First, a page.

German Finance Minister Wolfgang Schaeuble pushed the European Union to shield smaller banks from paying too much into a 55 billion-euro ($75 billion) euro-area resolution fund.
Schaeuble urged his fellow European Union finance ministers today to focus on banks’ size and systemic importance as the key measure for determining how much individual lenders should contribute to the fund, amid splits between nations on the right formula for calculating the fees.
Banks that present a minimal risk to financial stability “should pay no or very little levies,” Schaeuble said during a debate today in Luxembourg. “The proportionality of the contribution must be ensured.”
The joint fund, which will be filled over the course of eight years starting in 2016, will be one weapon available to regulators for stabilizing a crisis-hit bank or covering the costs of winding it down. The measure is part of EU legislation agreed on earlier this year to transform how the bloc handles failing banks by centralizing powers.
While the law sets out some basic rules for collecting the levies, including that the formula should include components based on both size and risk, it leaves the details to be worked out by the European Commission.
Michel Barnier, the EU’s financial services chief, today began a public consultation on the measure, seeking views on points such as whether the levies should be imposed on individual bank units or their parent companies, whether smaller banks should be “treated in a special way,” and on how to weigh different criteria in the fee calculation.
The levy “is one of the key elements to ensure that the financial sector bears the costs of bank failures, not the taxpayer,” Barnier said. It “must be balanced and reflect the risks of banks with different risks, business models and sizes.”
Schaeuble has lobbied for his country’s smaller lenders to be exempted as far as possible from paying into the common fund, siding with the nation’s savings banks, Germany’s biggest source of credit. The EU law states that all banks must contribute something.
While Germany’s approach has received support from some nations including Spain, France is concerned that the EU shouldn’t focus too narrowly on the risks posed by larger banks, as it argues that this could lead to countries with more consolidated banking industries paying more than their fair share.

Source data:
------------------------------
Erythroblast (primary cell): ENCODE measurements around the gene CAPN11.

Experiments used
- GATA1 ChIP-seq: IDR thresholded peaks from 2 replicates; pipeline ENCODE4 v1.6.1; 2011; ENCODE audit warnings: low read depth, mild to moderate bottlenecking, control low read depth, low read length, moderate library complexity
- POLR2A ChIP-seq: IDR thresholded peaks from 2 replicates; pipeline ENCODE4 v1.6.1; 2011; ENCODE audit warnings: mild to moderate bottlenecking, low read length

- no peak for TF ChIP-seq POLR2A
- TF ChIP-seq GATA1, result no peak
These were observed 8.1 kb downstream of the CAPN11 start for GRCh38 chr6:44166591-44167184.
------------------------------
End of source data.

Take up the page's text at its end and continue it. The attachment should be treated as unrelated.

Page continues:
Nations are split both over the importance that should be attached to size versus risk, and over which criteria should be used to measure risk itself.
“All the banks covered should contribute to the fund,” said Michel Sapin, France’s finance minister. “The contributions need to be modulated according to the risk of default posed by the bank.”
All banks “benefit from financial stability; accordingly, all banks, no matter what their side, should contribute,” said Michael Noonan, Ireland’s finance minister.
The EU is racing to complete work on the levy rules, as nations warn that they will be unable to ratify the new system until they know how hard their banks will be hit.
Schaeuble and Dutch Finance Minister Jeroen Dijsselbloem said that their parliaments would be unable to ratify until the full facts are known.
Barnier said that he would unveil proposals by September, adding that the timing would be dictated in part by how swiftly governments respond to his requests for bank data.
“We have the European legal framework, we need to put it into effect as soon as possible,” he said.
Other concerns expressed by nations included a push from Sweden that the EU shouldn’t seek to constrain governments that want to impose tougher levies on their banks, and a call from Belgium for further thought on how to handle financial-market infrastructure operators, such as Euroclear, that have banking licenses.
“What matters for us is that the levy on banks is at least partly risk-based,” Benoit Coeure, a member of the ECB’s Executive Board, told reporters before the meeting. “Because it has to provide the right incentives to banks.”